Boxcar red with mostly white lettering including large roadname, small slogan "Main Line of Mid-America" and reporting marks on left. Large "split rail" herald on right.
Approximate Time Period: 1967 (repaint date given by MTL) to early 1970's.
NOTE: This item has been sold out and discontinued.

Normally, basic boxcar red cars are not going to earn my top "attractive" rating, but this time I'll make an exception. The large split rail herald doesn't look bad even in white, so perhaps this car shouldn't have an inferiority complex versus its brighter orange, black and white brethren. OK, I guess I've been writing this column too long if I am assigning potential psychological issues to freight cars... © 2008 George J. Irwin. All rights reserved. Reposting prohibited.

Anyway, the ORER for April 1970 shows the series 30500 to 31999 consisting of 965 cars with an inside length of 40 feet 6 inches, inside width of 9 feet 4 inches, inside height of 10 feet 4 inches, outside length of 44 feet 4 inches, extreme height of 14 feet 11 inches, door opening of 6 feet, and capacity of 3863 cubic feet or 100,000 pounds. These dimensions are close to but not exactly those of the MTL body style. © 2008 George J. Irwin. All rights reserved. Reposting prohibited.

Well, precisely what kind of a boxcar was it? Well, the previous two series of IC boxcars were the AAR 50-Ton Type with 4/4 Dreadnaught ends and six foot seven panel Superior doors, according to Ed Hawkins' articles in the October 1999 and January 2000 issues of Rail Model Journal. Both of those groups were built by the Illinois Central and were of the same 10 foot 4 inside height as the series that has the 31920. But, via the Branchline Trains website, we find that the series with the 31920 had 4/3/1 improved Dreadnaught ends. No, I'm not sure I could tell the difference at ten paces either. © 2008 George J. Irwin. All rights reserved. Reposting prohibited.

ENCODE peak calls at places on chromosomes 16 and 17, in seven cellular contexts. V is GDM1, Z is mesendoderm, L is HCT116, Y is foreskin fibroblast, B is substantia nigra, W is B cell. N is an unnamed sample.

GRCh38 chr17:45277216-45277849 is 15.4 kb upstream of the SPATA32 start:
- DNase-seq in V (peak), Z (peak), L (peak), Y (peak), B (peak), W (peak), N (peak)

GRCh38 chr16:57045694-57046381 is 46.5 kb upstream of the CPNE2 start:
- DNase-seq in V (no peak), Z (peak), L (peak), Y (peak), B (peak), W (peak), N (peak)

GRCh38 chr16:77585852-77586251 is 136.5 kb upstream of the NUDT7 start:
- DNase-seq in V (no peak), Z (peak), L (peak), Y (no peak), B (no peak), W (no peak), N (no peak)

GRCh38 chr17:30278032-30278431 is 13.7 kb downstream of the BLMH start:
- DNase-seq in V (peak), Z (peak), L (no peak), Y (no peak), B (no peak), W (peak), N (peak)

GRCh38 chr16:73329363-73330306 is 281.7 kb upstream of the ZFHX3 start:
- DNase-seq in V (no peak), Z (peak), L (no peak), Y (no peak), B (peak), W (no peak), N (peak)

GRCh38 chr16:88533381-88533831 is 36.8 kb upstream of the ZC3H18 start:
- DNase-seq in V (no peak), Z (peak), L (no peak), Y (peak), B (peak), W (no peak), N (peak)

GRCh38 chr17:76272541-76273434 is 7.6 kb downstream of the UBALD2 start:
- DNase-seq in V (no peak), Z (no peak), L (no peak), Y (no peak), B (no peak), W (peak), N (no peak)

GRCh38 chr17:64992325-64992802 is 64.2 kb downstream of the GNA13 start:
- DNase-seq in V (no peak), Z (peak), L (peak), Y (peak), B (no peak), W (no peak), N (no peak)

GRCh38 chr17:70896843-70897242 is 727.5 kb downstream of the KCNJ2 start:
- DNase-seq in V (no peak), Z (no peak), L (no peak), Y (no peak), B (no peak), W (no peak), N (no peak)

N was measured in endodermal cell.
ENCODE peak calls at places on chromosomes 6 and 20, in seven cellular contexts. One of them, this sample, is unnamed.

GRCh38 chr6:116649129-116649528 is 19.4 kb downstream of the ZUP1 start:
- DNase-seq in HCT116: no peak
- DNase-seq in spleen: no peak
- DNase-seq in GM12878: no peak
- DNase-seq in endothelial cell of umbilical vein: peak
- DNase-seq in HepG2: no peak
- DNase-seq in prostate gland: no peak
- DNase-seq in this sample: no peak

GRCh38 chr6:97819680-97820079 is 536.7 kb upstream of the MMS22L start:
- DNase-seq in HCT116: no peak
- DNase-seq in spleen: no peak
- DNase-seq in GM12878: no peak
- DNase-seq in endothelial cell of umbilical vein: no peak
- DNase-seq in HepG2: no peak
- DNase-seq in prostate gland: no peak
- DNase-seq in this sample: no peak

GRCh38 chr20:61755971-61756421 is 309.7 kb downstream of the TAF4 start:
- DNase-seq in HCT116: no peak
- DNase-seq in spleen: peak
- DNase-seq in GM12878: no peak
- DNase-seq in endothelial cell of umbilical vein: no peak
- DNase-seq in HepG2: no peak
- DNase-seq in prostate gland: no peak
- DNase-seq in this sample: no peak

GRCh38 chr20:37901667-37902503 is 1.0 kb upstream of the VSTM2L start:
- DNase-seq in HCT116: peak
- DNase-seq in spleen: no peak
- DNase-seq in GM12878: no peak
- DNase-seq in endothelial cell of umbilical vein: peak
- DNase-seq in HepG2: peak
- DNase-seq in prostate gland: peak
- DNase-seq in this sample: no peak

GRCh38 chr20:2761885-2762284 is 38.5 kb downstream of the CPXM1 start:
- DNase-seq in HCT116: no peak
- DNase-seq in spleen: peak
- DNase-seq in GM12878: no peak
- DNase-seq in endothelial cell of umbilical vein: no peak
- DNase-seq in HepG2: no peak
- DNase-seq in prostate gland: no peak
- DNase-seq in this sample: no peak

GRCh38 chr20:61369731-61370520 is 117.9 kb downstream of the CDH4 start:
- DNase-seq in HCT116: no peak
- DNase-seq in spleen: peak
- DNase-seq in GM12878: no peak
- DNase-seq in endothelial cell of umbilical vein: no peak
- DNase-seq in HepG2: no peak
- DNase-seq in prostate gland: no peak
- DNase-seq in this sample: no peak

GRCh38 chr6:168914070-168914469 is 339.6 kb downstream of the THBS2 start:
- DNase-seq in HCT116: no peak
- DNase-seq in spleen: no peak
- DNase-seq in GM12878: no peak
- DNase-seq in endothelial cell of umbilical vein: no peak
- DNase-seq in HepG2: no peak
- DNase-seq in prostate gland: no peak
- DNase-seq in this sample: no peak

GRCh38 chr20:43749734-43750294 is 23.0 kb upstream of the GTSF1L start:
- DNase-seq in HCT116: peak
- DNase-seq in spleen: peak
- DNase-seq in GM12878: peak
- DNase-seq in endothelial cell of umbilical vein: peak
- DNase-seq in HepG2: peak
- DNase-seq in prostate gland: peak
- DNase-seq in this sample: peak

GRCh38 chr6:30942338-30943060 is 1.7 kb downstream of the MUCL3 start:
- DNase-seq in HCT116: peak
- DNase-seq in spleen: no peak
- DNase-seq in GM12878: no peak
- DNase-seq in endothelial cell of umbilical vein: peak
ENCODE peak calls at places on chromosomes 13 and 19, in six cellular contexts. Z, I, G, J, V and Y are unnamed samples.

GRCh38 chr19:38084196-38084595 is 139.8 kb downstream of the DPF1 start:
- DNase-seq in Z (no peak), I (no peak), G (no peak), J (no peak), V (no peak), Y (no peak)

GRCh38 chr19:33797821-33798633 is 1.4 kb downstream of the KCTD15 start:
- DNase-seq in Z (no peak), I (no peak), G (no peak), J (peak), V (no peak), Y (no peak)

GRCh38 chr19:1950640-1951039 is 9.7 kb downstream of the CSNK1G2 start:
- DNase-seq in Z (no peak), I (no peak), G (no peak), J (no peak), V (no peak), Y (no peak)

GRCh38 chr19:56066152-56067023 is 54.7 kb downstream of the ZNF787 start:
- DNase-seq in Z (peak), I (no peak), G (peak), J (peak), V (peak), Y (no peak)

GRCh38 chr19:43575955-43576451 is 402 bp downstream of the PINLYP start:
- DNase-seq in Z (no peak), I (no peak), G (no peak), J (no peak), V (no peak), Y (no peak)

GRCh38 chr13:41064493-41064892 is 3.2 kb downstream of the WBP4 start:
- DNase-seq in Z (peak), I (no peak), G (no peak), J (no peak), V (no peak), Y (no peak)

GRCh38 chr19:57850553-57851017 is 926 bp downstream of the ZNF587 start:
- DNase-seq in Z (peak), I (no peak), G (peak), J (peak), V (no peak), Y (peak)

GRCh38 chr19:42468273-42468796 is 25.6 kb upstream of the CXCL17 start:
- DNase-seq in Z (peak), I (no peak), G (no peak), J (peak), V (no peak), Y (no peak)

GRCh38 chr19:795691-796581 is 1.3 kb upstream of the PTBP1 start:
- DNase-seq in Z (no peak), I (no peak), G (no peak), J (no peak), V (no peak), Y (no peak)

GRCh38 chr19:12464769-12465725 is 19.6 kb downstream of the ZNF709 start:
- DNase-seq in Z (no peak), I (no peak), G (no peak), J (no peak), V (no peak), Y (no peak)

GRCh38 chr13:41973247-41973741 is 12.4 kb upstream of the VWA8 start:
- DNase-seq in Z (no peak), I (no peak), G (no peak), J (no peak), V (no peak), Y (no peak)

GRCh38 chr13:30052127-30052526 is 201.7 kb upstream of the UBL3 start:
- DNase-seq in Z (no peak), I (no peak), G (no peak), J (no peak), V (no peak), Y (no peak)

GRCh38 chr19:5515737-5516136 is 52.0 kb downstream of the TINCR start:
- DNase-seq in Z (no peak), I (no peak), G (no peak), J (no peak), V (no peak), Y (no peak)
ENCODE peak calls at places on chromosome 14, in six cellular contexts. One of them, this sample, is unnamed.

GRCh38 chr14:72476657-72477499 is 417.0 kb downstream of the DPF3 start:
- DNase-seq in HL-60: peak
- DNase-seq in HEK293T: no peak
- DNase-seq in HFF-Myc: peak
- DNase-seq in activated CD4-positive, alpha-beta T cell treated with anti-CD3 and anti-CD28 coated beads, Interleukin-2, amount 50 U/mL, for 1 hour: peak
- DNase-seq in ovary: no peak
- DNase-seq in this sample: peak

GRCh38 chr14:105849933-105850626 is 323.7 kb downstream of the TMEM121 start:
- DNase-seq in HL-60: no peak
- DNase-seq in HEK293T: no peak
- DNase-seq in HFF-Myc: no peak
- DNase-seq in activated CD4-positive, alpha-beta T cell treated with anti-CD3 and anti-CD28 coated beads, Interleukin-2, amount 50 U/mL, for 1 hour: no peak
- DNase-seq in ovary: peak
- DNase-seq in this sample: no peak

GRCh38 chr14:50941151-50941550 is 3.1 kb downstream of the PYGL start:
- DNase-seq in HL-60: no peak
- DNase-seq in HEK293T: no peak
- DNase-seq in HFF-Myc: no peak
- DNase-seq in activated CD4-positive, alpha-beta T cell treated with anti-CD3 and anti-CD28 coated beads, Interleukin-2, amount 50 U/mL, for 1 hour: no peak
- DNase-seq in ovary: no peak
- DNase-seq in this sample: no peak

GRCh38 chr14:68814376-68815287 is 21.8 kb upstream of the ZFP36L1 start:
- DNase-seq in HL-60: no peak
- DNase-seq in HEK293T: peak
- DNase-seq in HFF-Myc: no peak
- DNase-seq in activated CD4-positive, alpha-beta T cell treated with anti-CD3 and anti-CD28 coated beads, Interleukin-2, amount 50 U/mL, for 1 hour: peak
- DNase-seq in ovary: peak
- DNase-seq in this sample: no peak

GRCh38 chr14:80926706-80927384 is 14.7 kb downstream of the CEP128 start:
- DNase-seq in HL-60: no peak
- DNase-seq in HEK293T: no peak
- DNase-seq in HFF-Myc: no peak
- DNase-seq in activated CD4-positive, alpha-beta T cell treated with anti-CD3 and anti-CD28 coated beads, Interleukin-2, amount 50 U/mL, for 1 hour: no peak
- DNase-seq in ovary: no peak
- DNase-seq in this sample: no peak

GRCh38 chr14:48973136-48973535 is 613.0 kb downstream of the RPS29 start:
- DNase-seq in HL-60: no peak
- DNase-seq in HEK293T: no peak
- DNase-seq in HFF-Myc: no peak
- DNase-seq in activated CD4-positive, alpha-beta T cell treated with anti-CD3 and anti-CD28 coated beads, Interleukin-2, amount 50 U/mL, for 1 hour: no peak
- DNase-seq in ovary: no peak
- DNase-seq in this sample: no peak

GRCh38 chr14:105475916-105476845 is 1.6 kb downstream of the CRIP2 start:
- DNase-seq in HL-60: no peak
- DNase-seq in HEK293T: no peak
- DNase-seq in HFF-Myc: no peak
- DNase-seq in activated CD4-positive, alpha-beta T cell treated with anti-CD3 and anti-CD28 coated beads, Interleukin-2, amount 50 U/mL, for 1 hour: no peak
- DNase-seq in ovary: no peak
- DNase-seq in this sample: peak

The April 1976 listing for the Illinois Central Gulf, which was formed in 1972, showed just 53 cars left of what was once a 1500 car series. I stopped looking after that, but recall that some of these cars were later rebuilt and redecorated into Illinois Central Gulf paint with new road numbers. We're still looking at a fairly short ATP here, though. © 2008 George J. Irwin. All rights reserved. Reposting prohibited.

Ken Harstine has a photo of the IC 200177 from a different series posted on his website "Boxcars and Freight Cars of North America." Though the number series isn't the same, the decoration looks quite close. Both Ken and George Elwood's Fallen Flags site show the same paint scheme as it looks on a 40 foot double door boxcar. That roadname is pretty squeezed into two lines. This paint scheme definitely co-existed with the previous version which had the larger slogan in script, as represented by Micro-Trains release back in 1991 (Catalog 20056, Road Number 22377). In fact, I came across a photo of a "Main Line of Mid-America" boxcar in its original paint but without its roofwalk. © 2008 George J. Irwin. All rights reserved. Reposting prohibited.

David Carnell found a photo of the exact IC 31920 on Page 40 of the Morning Sun Color Guide to the IC/GM&O by James Kinkaid. "The car is a very good match to the actual car. The Superior door is correct for this car as is the removal of the roofwalks," David reports. "The paint scheme is a good match as well, although the ACI label is missing on the MTL car."

085 00 050, $19.60
Reporting Marks: SL-SF 87422.
33 Foot 2 Bay Steel Panel Side Hopper, Frisco Lines (St. Louis-San Francisco).

Black with white lettering including reporting marks on left and small "Frisco Lines" herald on right. Simulated coal load included.
Approximate Time Period: early 1940's (though 1935 service / conversion date given by MTL) to mid 1950s, see text.
NOTE: This item has been sold out and discontinued.

My first thought upon seeing the image of this car is, wow, that's an old version of the herald. You might recall my mentioning in previous columns that the logo is meant to suggest a stretched raccoon skin, thus the nomenclature "coonskin herald." The "Frisco Lines" appeared inside that coonskin approximately 1926 and the "Lines" remained until about 1947 according to the RPI website. So, relatively speaking, it's not "that" old. © 2008 George J. Irwin. All rights reserved. Reposting prohibited.